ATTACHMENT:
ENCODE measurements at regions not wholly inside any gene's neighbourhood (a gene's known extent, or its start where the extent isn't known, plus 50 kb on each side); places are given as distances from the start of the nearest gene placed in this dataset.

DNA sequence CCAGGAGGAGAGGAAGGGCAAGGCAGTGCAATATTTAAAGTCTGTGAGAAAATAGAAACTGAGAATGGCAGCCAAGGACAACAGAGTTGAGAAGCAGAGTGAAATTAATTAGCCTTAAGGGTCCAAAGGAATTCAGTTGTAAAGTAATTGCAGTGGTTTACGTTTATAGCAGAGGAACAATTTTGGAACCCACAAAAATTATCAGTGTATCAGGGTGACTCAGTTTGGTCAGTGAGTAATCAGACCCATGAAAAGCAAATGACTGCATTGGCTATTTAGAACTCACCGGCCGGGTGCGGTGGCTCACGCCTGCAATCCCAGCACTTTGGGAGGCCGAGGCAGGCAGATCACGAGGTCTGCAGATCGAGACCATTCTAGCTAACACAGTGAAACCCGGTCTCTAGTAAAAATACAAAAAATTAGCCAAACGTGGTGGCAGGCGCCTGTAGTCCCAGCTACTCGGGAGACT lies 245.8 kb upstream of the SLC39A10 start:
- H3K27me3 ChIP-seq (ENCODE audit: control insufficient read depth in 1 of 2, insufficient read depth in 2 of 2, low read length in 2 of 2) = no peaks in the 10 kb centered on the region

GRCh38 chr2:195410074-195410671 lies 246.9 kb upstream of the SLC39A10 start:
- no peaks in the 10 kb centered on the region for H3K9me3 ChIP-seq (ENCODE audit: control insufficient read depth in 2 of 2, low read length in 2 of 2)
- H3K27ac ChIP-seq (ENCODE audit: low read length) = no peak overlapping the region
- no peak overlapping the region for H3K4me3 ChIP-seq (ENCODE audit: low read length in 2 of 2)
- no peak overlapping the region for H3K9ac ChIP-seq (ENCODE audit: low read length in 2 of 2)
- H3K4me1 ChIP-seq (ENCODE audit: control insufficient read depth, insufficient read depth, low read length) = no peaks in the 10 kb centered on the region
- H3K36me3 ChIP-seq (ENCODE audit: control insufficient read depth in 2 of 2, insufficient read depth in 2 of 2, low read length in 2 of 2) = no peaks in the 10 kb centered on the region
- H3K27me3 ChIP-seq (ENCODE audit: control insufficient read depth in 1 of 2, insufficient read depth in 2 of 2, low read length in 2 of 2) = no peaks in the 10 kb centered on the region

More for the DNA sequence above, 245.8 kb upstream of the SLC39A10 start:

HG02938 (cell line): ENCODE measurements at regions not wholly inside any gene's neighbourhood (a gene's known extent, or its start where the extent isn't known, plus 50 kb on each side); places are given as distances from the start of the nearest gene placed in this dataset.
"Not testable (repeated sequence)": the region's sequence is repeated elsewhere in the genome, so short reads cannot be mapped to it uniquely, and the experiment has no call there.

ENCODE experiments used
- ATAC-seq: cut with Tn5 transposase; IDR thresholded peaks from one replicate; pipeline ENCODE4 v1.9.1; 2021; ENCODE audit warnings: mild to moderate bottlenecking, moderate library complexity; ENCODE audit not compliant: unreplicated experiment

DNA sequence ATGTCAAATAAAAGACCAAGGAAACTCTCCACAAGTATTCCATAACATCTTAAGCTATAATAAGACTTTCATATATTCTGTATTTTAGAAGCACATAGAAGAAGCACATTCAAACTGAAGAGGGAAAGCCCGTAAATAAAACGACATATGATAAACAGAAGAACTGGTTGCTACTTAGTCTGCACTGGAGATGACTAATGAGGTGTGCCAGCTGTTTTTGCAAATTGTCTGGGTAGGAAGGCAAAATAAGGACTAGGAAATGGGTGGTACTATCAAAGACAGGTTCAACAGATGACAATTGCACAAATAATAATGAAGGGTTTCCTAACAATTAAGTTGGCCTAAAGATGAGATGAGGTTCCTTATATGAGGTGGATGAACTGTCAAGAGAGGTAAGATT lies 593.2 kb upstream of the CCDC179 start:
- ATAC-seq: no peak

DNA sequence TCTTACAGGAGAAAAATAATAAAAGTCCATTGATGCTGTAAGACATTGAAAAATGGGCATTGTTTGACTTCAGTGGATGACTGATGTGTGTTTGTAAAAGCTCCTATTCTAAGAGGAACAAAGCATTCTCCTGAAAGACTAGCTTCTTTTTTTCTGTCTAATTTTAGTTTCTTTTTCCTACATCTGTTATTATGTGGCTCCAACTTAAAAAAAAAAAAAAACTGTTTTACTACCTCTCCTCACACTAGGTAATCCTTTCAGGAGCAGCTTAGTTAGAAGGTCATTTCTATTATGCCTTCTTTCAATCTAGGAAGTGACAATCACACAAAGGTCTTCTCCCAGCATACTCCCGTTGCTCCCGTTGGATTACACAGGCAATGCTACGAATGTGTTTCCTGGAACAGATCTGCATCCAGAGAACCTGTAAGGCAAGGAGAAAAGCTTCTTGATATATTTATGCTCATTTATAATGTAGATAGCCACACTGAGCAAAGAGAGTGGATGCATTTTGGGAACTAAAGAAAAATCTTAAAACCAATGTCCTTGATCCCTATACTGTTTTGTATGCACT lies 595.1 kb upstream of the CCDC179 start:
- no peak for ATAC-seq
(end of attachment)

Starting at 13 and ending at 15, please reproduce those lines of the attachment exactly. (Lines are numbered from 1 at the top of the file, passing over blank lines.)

HG02938 (cell line): ENCODE measurements at regions not wholly inside any gene's neighbourhood (a gene's known extent, or its start where the extent isn't known, plus 50 kb on each side); places are given as distances from the start of the nearest gene placed in this dataset.
"Not testable (repeated sequence)": the region's sequence is repeated elsewhere in the genome, so short reads cannot be mapped to it uniquely, and the experiment has no call there.

ENCODE experiments used